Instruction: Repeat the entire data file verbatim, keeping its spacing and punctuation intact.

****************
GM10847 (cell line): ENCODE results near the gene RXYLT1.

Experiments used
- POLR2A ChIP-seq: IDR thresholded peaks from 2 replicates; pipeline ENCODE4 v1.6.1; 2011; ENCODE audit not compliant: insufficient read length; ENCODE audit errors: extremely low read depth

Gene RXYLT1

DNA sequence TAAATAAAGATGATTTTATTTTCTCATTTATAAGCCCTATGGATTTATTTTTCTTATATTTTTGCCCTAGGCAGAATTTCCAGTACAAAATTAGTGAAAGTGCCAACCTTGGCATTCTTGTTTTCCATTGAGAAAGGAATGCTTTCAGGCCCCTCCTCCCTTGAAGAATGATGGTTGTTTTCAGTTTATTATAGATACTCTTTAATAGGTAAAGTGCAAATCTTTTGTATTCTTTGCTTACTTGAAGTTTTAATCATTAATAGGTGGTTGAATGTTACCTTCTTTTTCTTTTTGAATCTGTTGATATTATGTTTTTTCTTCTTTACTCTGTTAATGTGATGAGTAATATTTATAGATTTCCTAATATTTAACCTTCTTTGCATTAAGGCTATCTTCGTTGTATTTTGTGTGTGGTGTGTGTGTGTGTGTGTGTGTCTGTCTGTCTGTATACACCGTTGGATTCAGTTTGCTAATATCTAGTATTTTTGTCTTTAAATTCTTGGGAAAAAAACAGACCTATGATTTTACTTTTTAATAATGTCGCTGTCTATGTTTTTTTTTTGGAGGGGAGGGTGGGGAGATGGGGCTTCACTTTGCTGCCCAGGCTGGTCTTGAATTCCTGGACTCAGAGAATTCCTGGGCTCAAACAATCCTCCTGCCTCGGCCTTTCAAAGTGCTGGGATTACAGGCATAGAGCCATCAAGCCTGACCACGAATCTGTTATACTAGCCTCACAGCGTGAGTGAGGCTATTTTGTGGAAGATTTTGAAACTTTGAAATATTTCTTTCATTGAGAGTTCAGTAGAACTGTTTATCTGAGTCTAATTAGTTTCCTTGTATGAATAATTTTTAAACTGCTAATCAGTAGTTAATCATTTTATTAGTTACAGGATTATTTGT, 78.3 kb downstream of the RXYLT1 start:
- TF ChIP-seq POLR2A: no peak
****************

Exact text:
GM10847 (cell line): ENCODE results near the gene RXYLT1.

Experiments used
- POLR2A ChIP-seq: IDR thresholded peaks from 2 replicates; pipeline ENCODE4 v1.6.1; 2011; ENCODE audit not compliant: insufficient read length; ENCODE audit errors: extremely low read depth

Gene RXYLT1

DNA sequence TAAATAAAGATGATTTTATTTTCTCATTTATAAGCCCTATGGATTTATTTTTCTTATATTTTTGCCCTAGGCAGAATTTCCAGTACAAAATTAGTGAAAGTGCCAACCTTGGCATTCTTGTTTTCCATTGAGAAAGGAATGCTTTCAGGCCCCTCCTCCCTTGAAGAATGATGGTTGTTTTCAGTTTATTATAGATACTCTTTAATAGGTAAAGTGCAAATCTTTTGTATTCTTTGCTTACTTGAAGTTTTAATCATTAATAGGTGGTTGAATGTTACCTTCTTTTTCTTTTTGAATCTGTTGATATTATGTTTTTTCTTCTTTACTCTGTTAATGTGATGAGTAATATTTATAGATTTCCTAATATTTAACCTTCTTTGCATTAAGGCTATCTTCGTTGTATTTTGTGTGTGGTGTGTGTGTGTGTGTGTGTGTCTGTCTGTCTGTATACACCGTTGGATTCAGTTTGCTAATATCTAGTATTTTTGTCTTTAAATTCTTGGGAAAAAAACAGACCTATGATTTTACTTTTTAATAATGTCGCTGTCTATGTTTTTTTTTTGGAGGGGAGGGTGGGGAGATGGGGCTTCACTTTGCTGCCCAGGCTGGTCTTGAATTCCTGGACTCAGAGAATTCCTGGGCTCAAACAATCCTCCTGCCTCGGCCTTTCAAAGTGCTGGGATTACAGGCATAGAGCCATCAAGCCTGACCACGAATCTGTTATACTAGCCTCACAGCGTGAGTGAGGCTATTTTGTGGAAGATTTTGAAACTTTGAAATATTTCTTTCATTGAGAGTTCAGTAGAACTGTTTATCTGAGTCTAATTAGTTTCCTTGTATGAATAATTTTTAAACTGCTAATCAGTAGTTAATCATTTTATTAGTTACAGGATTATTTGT, 78.3 kb downstream of the RXYLT1 start:
- TF ChIP-seq POLR2A: no peak